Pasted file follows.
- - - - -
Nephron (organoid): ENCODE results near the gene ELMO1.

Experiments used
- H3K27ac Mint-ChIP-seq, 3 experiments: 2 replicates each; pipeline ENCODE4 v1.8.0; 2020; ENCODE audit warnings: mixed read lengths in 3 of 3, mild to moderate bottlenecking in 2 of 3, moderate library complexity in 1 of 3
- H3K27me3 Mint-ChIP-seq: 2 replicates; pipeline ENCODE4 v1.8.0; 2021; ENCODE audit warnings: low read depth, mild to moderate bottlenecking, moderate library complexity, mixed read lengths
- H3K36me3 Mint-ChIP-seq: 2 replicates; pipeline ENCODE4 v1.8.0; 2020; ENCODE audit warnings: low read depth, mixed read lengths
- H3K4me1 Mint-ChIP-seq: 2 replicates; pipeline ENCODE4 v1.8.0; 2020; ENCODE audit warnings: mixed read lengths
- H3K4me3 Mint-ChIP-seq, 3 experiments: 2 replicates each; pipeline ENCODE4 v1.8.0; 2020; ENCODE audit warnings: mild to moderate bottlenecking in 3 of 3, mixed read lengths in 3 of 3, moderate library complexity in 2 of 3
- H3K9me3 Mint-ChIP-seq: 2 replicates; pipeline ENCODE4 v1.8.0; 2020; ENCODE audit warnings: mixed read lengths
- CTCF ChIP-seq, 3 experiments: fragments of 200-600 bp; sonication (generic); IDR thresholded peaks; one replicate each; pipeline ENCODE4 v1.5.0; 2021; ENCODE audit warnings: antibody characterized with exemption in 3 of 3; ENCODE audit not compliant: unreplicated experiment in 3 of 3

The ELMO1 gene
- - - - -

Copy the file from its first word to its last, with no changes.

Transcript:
Nephron (organoid): ENCODE results near the gene ELMO1.

Experiments used
- H3K27ac Mint-ChIP-seq, 3 experiments: 2 replicates each; pipeline ENCODE4 v1.8.0; 2020; ENCODE audit warnings: mixed read lengths in 3 of 3, mild to moderate bottlenecking in 2 of 3, moderate library complexity in 1 of 3
- H3K27me3 Mint-ChIP-seq: 2 replicates; pipeline ENCODE4 v1.8.0; 2021; ENCODE audit warnings: low read depth, mild to moderate bottlenecking, moderate library complexity, mixed read lengths
- H3K36me3 Mint-ChIP-seq: 2 replicates; pipeline ENCODE4 v1.8.0; 2020; ENCODE audit warnings: low read depth, mixed read lengths
- H3K4me1 Mint-ChIP-seq: 2 replicates; pipeline ENCODE4 v1.8.0; 2020; ENCODE audit warnings: mixed read lengths
- H3K4me3 Mint-ChIP-seq, 3 experiments: 2 replicates each; pipeline ENCODE4 v1.8.0; 2020; ENCODE audit warnings: mild to moderate bottlenecking in 3 of 3, mixed read lengths in 3 of 3, moderate library complexity in 2 of 3
- H3K9me3 Mint-ChIP-seq: 2 replicates; pipeline ENCODE4 v1.8.0; 2020; ENCODE audit warnings: mixed read lengths
- CTCF ChIP-seq, 3 experiments: fragments of 200-600 bp; sonication (generic); IDR thresholded peaks; one replicate each; pipeline ENCODE4 v1.5.0; 2021; ENCODE audit warnings: antibody characterized with exemption in 3 of 3; ENCODE audit not compliant: unreplicated experiment in 3 of 3

The ELMO1 gene